Sunday, September 30, 2012
Lora and I headed out after a rainy morning to do some canoeing. We went to Possum Creek RV Park and Campground's boat ramp on Lee Pike. It cost $3 for a pass, but is a good safe place to put in. We went under the bridge and followed the coast line around and then up to the Creek. We went up the creek until we got stopped by a bridge for a driveway next to McCallie Ferry road. We did have to navigate under a big tree and break some branches off another. We came back out and followed the opposite coast line back to the boat ramp. Another great place for canoe or kayaking.
Sunday, September 23, 2012
Lora and I headed to Watts Bar Lake for the weekend. We got a site at Hornsby Hollow Campground and canoed for two days. The campground is great! Friendly owners, clean bathrooms, clean campground, great boat ramp, good campstore, and its on the lake at a great location.
The first day, after we set up camp, we canoed South along the shore. When we go into the big lake, the wind was whipping and the waves where high. We ended up turning North and going around the big Island and back into the covered inlets for calm water. We had a great time. Sat out on the dock for sunset and enjoyed a fire under the stars that night. The next day we got up and did some more exploring along the coast heading North again. Light winds today so it was more enjoyable. Made it back for our three o'clock checkout and headed home.
Sunday, September 16, 2012
This was Lora and My first trip to Colorado. Steve and Kathy invited us to join them on their vacation trip that they take every three years to Colorado. We took a flight out of Nashville to Charlotte. Who knew North Carolina was between Tennessee and Colorado?
I do have to tell you about the guy that sat next to me on one of the flights. You know you always get one. Well as soon as he sat down, he went into a coughing fit. I mean a serous one. I was thinking that I was on vacation and this guy is going down. Anyways he got control of himself for a couple of minutes and then did it again. Now I'm thinking he probably has something contagious and I'm going to die. He gets control again. After we take off he buys a lunch from the airline. You should of heard this guy as he eats; smacking, sucking, slobbering, and chips are going everywhere. Well he finally finishes and gets up to go to the bathroom. He seat is full of chip crumbs. He gets back and pulls out a meal from a fast food joint and it all starts over again. I can feel biscuit crumbs hitting my leg as he makes all the awful noises again. Finally he is done. Yep, the coughing fit again.......AHHHHHH!!!
We flew into Montrose Colorado where Steve and Kathy met us at the airport. I texted them saying that we will just meet them out front. Well we get out of the airplane and walk across the ramp. They open a door and there they stood. It is also the same room the luggage pickup is in. Small airport! We stopped and had dinner at a Mexican restaurant in town. Then we head to Ridgeway State Park where Kathy gave us a thorough tour of the park looking for the trailer. We even got to see the boat ramp. Anyway this is where we set up our base camp. They have a new trailer that they are in the process of building into a camping trailer. We sat around the campfire under the beautiful stars and discuss our plans for the following day.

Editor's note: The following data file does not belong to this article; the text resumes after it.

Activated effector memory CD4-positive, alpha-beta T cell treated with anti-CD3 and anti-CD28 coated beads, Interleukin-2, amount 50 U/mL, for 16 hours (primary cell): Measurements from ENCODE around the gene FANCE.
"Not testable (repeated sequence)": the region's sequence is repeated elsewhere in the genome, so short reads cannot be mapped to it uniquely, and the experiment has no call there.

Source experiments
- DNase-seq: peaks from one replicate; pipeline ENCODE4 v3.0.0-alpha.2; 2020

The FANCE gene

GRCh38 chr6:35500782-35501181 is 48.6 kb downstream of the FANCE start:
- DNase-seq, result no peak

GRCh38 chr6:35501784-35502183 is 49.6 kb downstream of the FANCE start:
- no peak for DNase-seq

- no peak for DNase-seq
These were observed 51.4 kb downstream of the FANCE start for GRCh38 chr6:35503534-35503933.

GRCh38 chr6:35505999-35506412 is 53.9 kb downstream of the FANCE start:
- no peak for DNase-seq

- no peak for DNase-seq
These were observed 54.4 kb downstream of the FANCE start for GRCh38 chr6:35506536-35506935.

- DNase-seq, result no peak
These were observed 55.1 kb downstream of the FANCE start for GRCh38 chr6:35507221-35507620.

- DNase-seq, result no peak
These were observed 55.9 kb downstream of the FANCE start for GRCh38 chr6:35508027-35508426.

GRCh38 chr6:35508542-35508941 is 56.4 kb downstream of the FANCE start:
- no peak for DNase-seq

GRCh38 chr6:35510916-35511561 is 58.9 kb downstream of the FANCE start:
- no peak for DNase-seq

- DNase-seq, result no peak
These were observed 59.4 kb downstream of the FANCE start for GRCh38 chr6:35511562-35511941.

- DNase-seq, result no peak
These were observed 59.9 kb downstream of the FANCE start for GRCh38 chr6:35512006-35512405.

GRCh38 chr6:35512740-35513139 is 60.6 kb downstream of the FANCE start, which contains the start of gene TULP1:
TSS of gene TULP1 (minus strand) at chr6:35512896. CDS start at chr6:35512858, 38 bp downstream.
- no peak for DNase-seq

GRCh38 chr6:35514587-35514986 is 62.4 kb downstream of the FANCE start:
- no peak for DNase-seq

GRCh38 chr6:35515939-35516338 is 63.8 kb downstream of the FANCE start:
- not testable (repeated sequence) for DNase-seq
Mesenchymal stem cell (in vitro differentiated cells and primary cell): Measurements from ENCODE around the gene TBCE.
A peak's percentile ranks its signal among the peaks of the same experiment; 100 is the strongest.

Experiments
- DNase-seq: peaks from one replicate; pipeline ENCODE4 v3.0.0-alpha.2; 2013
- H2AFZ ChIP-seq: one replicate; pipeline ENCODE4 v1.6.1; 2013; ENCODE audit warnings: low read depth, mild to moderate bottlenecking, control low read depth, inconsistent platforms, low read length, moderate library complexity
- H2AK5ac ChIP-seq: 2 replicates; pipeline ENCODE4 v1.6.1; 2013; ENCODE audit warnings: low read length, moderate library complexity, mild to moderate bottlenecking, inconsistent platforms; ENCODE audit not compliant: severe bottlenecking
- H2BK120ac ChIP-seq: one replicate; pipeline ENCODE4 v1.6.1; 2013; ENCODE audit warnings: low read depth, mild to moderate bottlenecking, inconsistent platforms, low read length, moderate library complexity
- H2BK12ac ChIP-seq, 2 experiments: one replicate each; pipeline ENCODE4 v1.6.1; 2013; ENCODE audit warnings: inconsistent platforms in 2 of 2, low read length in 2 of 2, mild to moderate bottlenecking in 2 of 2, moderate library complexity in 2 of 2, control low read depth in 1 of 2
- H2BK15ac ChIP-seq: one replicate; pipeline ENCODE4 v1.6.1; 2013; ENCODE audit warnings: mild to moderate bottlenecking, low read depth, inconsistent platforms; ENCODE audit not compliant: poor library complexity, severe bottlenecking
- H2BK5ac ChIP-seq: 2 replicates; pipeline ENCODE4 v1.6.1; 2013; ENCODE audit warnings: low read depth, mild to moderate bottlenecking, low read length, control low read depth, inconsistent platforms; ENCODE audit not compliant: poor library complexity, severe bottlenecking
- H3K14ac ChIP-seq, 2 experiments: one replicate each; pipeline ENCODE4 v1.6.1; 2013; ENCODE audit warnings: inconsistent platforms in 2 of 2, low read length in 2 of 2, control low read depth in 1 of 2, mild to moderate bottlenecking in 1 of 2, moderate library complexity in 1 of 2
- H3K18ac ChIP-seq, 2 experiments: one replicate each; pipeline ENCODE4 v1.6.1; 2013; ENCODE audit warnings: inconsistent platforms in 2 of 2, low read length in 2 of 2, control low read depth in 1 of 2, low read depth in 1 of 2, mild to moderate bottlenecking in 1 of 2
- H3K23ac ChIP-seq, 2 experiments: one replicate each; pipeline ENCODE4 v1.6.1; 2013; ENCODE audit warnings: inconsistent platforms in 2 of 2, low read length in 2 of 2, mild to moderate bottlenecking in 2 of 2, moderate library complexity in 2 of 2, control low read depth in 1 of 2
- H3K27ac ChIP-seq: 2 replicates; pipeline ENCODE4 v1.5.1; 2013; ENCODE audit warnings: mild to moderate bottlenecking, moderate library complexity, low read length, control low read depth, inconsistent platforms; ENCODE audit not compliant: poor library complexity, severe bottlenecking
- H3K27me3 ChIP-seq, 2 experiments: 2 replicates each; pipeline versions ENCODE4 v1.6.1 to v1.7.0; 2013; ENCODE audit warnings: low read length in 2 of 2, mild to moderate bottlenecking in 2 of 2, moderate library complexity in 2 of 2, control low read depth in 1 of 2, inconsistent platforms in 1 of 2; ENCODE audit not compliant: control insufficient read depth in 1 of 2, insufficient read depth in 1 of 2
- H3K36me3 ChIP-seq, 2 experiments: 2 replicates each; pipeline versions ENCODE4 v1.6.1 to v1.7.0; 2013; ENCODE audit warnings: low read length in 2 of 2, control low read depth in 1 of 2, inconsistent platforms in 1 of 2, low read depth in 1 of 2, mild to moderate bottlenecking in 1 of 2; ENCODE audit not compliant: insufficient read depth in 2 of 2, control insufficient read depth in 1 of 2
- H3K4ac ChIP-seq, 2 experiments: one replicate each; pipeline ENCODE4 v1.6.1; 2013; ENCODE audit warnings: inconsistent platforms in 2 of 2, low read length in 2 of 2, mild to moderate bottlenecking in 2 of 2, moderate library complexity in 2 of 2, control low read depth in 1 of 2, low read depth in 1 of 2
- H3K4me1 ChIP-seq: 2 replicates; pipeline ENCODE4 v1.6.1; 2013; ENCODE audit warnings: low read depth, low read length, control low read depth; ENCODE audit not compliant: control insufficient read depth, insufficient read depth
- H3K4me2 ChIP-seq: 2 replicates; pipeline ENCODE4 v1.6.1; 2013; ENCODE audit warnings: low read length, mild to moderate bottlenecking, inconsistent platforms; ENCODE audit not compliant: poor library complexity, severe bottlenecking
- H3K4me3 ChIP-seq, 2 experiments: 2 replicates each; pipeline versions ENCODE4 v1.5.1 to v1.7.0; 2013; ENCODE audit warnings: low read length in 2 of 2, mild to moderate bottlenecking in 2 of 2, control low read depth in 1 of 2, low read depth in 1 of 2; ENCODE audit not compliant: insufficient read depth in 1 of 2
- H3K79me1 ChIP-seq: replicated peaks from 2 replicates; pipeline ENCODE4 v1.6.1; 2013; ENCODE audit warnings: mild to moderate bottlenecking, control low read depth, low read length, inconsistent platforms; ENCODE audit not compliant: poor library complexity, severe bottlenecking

There are two kinds of trails in Colorado, Steep and Granny gear steep. You go by altitude instead of miles. The mountains are actually falling apart all the time. I give credit to the trail keepers as that has to be one of the toughest groups I know. They have to clear landslides, rebuild cliffs, and I don't know how they hang off the sides of the trails to do all that. Anyone that has climbed the 14ers......you are tough. Mt. Sneffels is one that you don't have to use a rope.....right! Don't buy that one! I asked Steve about the trails that we were backpacking on. He said that the Bear Creek trail did have a cliff that you walk next to for a half mile. I spent the next few days worrying and asking questions about this one.
Our first hike was the Blue Lakes Trail in the Mt. Sneffels wilderness area. This was for us to get used to the altitude. It was amazing how quickly you go into panting mode sucking for oxygen. I did get a mild headache that first day. We worked those leg muscles pretty good. Everywhere that you go in this area you are in a picture. Everywhere you look is just beautiful. All the way! We started at 9200 feet. Lower Blue lake is at 11000 feet which we just had to get in to cool off the feet. As we sat at the Lower lake we heard a land slide up on the mountain face across the lake. Falling apart I tell you. From there we hiked to Upper Blue lake which is at 11760 feet. Lora and I decided to go ahead and climb the Blue Lake pass that is at 13000 and we were about two switch backs from the top when the trail became to dangerous to stay on. There was no more flat trail at all and the sharply slanted trail was covered in loose rock. Not good for the pace maker! We quit and got our hearts stabilized before heading back down. It was 5.7 miles to the pass. We got to see deer, chipmunks, marmots, squirrels, and trout in the lake. That was enough to wear us out. Back to camp and drinks around the campfire. We cooked out some burgers.